Image: Ashlee Rowe
The sting of the venomous bark scorpion is painful, and thus serves as a deterrent to the arachnid's predators. But it seems to have the opposite effect on grasshopper mice - not only did the mice not feel pain, the venom actually works as painkiller to them.
Michigan State University researcher Ashlee Rowe, pointed out that the scorpion's venom can be quite dangerous. "This venom kills other mamals of similar size," Rowe said, "The grasshopper mouse has developed the evolutionary equivalent of martial arts to use the scorpions' greatest strength against them."
To test whether the grasshopper mice felt pain from the toxin, the scientists injected small amounts of scorpion venom or nontoxic saline solution in the mice’s paws. Surprisingly, the mice licked their paws (a typical toxin response) much less when injected with the scorpion toxin than when injected with a nontoxic saline solution.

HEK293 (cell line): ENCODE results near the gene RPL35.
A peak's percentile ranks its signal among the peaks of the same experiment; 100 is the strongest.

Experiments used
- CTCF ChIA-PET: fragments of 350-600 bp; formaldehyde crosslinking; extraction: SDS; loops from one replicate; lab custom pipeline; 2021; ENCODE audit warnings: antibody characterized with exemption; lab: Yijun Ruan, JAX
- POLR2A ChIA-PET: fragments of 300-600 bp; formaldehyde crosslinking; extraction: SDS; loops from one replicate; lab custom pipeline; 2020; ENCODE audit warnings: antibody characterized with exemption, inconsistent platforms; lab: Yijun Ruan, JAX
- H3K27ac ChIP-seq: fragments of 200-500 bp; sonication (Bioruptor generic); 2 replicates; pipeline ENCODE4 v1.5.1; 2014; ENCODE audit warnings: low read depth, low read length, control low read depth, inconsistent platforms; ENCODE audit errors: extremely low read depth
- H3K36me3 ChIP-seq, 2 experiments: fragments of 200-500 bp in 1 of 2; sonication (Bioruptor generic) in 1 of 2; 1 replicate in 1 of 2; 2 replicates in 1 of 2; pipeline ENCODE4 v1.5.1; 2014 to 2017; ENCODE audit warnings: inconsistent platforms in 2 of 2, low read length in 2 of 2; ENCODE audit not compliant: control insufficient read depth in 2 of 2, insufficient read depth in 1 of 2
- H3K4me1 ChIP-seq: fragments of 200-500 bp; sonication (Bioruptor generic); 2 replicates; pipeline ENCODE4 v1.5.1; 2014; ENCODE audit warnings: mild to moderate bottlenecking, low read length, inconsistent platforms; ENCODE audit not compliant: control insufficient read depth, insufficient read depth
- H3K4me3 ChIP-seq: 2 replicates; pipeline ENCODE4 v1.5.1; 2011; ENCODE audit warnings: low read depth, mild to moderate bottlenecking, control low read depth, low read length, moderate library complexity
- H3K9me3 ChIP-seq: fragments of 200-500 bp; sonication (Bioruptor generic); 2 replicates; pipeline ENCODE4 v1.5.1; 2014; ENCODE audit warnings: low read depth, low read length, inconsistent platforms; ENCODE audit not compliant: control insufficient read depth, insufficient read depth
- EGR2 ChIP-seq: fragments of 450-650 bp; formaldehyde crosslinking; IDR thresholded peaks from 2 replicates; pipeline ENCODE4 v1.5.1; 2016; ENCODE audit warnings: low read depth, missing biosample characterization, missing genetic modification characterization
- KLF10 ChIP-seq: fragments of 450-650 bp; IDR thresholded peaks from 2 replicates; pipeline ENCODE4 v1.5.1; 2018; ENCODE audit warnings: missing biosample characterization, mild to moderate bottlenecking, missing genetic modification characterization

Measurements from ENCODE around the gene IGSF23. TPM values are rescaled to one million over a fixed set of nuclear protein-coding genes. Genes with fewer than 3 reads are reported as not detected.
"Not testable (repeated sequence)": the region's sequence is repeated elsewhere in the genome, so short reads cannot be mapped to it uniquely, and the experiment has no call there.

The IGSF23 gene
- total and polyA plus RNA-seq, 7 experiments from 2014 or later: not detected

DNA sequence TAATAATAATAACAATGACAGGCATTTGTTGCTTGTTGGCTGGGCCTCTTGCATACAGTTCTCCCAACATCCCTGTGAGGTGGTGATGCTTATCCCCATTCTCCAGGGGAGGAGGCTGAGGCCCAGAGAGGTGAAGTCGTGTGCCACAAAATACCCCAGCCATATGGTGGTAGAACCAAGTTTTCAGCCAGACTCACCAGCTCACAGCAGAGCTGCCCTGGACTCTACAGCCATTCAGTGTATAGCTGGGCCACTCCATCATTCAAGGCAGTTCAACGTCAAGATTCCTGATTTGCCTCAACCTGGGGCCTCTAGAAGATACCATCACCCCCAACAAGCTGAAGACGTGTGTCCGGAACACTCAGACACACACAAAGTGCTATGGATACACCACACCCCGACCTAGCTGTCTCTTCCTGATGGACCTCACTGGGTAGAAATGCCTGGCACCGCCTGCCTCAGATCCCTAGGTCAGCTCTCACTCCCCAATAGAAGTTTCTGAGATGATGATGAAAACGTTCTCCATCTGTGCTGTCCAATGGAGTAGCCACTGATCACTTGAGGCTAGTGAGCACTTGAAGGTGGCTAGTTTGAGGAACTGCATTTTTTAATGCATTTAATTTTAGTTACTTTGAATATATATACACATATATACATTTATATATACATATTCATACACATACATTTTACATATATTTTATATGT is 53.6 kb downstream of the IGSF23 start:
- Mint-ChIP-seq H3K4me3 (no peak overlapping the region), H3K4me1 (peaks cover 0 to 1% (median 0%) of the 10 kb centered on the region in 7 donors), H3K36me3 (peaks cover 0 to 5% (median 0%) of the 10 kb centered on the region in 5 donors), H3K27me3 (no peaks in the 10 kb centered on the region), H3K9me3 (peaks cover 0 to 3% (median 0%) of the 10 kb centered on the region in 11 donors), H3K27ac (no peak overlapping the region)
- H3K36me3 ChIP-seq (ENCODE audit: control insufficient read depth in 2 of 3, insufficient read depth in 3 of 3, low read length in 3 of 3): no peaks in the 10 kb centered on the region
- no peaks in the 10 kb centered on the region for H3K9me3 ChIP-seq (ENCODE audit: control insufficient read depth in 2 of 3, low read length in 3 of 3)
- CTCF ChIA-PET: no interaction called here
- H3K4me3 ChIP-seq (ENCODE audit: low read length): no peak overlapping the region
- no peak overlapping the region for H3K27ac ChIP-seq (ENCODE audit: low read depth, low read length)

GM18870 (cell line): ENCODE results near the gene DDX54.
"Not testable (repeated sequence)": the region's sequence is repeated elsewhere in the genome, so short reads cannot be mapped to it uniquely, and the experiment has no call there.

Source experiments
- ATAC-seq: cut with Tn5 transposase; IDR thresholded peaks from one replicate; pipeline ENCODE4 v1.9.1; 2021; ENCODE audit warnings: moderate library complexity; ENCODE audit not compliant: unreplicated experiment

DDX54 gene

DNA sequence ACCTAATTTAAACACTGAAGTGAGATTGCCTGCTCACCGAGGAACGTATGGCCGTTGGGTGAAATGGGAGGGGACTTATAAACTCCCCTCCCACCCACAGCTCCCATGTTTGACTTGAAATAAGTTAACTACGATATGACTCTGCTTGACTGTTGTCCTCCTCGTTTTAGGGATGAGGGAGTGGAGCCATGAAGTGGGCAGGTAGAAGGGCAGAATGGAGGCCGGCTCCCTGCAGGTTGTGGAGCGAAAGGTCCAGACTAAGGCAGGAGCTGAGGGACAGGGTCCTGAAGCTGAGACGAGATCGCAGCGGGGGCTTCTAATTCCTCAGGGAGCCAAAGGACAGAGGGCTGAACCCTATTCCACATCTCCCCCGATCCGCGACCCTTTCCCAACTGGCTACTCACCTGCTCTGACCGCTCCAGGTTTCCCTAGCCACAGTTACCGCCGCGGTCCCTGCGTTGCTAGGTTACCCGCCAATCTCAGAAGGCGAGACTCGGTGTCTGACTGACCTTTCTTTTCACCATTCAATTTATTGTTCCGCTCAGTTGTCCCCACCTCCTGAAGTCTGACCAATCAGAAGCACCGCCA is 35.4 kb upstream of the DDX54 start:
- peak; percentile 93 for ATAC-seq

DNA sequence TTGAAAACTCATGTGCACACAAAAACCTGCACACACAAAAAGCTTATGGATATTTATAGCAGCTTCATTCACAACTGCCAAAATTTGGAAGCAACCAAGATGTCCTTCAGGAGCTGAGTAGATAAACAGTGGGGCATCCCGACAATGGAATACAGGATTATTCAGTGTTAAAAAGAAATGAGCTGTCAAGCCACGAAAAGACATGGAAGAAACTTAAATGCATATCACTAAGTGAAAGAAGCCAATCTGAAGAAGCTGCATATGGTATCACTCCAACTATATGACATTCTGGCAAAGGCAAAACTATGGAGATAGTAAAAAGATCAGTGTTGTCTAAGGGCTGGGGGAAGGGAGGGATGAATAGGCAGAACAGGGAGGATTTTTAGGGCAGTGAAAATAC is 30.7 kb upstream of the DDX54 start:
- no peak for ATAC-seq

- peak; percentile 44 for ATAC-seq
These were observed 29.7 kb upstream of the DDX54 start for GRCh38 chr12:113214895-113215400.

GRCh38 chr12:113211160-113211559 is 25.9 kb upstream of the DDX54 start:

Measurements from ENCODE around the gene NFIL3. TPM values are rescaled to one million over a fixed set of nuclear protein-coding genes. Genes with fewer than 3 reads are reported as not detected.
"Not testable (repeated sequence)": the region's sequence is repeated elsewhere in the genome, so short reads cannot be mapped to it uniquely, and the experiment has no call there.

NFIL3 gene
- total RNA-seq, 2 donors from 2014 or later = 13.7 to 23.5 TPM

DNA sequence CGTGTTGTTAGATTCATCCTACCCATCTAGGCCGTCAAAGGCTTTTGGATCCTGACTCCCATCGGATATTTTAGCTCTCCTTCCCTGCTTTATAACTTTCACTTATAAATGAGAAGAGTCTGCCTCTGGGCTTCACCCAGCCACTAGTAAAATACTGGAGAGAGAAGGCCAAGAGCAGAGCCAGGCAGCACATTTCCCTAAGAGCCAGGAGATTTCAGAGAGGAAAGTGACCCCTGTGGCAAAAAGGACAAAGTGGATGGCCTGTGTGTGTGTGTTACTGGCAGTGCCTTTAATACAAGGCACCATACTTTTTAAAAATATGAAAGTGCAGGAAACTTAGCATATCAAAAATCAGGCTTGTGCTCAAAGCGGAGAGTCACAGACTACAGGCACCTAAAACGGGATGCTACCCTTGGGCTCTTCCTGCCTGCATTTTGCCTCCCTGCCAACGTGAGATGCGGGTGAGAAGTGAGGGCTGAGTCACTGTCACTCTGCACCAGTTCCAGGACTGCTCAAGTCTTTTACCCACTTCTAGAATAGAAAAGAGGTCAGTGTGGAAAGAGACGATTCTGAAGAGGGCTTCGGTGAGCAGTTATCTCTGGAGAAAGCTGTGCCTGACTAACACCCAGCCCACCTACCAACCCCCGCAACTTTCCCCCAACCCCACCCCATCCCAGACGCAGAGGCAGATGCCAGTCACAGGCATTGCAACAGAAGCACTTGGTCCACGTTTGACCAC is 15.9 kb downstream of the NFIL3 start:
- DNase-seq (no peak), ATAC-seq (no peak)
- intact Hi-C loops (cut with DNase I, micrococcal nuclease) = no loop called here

“This seemed completely ridiculous,” says Harold Zakon, UT Austin professor of neuroscience. “One would think that the venom would at least cause a little more pain than the saline solution. This would mean that perhaps the toxin plays a role as an analgesic. This seemed very far out, but we wanted to test it anyway.”
Rowe and Zakon found that the grasshopper mice has a mutation in its sodium channels in the pain neurons. Instead of signalling pain, binding of the venom to that sodium channel actually blocks the pain neuron.
Watch as the repeated stings of the bark scorpion do not faze the grasshopper mouse one bit: